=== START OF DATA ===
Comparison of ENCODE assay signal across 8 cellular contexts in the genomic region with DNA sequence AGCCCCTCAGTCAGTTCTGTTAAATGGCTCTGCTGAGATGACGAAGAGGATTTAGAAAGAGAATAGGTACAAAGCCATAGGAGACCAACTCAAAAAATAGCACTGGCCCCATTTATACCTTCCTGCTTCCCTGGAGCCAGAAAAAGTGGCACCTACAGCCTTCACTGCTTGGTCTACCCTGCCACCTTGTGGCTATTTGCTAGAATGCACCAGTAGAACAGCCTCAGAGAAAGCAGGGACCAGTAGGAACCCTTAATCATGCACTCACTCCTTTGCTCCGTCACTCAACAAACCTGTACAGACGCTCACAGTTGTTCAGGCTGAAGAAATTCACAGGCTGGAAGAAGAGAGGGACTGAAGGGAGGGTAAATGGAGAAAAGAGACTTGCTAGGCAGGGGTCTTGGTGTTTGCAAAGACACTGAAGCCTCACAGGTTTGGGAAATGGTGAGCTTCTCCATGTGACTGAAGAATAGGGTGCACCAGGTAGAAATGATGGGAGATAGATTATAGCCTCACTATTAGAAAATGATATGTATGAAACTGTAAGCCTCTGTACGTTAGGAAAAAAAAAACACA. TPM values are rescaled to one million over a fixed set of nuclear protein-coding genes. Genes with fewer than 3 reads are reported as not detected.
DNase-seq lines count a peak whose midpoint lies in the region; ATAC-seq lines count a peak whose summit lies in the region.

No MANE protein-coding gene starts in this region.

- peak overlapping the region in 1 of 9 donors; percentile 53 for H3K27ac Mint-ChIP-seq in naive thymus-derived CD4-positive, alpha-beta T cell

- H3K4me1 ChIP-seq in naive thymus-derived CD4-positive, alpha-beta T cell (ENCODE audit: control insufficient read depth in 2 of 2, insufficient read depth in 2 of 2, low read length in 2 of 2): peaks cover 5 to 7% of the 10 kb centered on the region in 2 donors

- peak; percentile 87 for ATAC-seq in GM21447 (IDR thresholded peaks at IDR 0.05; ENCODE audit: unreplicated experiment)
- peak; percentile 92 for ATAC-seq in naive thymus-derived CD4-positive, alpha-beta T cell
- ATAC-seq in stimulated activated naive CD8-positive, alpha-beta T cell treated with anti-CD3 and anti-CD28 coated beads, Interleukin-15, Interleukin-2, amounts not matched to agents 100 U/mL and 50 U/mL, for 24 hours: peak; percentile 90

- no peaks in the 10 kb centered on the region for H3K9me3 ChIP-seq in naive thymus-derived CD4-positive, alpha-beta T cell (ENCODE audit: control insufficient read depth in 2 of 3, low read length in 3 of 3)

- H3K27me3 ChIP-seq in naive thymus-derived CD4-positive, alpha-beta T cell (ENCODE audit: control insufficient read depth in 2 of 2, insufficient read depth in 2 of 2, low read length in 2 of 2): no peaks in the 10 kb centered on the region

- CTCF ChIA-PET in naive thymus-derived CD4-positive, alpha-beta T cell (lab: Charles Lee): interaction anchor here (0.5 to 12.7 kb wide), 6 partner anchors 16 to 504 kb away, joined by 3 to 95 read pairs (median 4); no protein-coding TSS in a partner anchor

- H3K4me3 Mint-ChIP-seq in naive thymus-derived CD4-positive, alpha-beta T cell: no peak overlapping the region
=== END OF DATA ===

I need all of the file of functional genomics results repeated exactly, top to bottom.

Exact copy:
Comparison of ENCODE assay signal across 8 cellular contexts in the genomic region with DNA sequence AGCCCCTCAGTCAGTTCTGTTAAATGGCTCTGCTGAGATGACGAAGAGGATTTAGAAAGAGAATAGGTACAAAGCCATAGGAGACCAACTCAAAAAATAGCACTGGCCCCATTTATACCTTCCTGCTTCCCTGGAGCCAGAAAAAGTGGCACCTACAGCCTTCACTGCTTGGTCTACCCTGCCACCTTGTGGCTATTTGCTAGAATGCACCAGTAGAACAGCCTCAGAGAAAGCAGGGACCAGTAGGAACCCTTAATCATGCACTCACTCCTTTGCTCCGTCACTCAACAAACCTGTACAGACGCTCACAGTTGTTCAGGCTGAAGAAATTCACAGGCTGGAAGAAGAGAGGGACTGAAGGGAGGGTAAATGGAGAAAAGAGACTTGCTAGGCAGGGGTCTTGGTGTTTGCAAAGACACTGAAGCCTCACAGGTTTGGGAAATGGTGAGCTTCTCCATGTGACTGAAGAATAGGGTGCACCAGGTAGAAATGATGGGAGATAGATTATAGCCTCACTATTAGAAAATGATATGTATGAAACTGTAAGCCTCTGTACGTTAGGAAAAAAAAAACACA. TPM values are rescaled to one million over a fixed set of nuclear protein-coding genes. Genes with fewer than 3 reads are reported as not detected.
DNase-seq lines count a peak whose midpoint lies in the region; ATAC-seq lines count a peak whose summit lies in the region.

No MANE protein-coding gene starts in this region.

- peak overlapping the region in 1 of 9 donors; percentile 53 for H3K27ac Mint-ChIP-seq in naive thymus-derived CD4-positive, alpha-beta T cell

- H3K4me1 ChIP-seq in naive thymus-derived CD4-positive, alpha-beta T cell (ENCODE audit: control insufficient read depth in 2 of 2, insufficient read depth in 2 of 2, low read length in 2 of 2): peaks cover 5 to 7% of the 10 kb centered on the region in 2 donors

- peak; percentile 87 for ATAC-seq in GM21447 (IDR thresholded peaks at IDR 0.05; ENCODE audit: unreplicated experiment)
- peak; percentile 92 for ATAC-seq in naive thymus-derived CD4-positive, alpha-beta T cell
- ATAC-seq in stimulated activated naive CD8-positive, alpha-beta T cell treated with anti-CD3 and anti-CD28 coated beads, Interleukin-15, Interleukin-2, amounts not matched to agents 100 U/mL and 50 U/mL, for 24 hours: peak; percentile 90

- no peaks in the 10 kb centered on the region for H3K9me3 ChIP-seq in naive thymus-derived CD4-positive, alpha-beta T cell (ENCODE audit: control insufficient read depth in 2 of 3, low read length in 3 of 3)

- H3K27me3 ChIP-seq in naive thymus-derived CD4-positive, alpha-beta T cell (ENCODE audit: control insufficient read depth in 2 of 2, insufficient read depth in 2 of 2, low read length in 2 of 2): no peaks in the 10 kb centered on the region

- CTCF ChIA-PET in naive thymus-derived CD4-positive, alpha-beta T cell (lab: Charles Lee): interaction anchor here (0.5 to 12.7 kb wide), 6 partner anchors 16 to 504 kb away, joined by 3 to 95 read pairs (median 4); no protein-coding TSS in a partner anchor

- H3K4me3 Mint-ChIP-seq in naive thymus-derived CD4-positive, alpha-beta T cell: no peak overlapping the region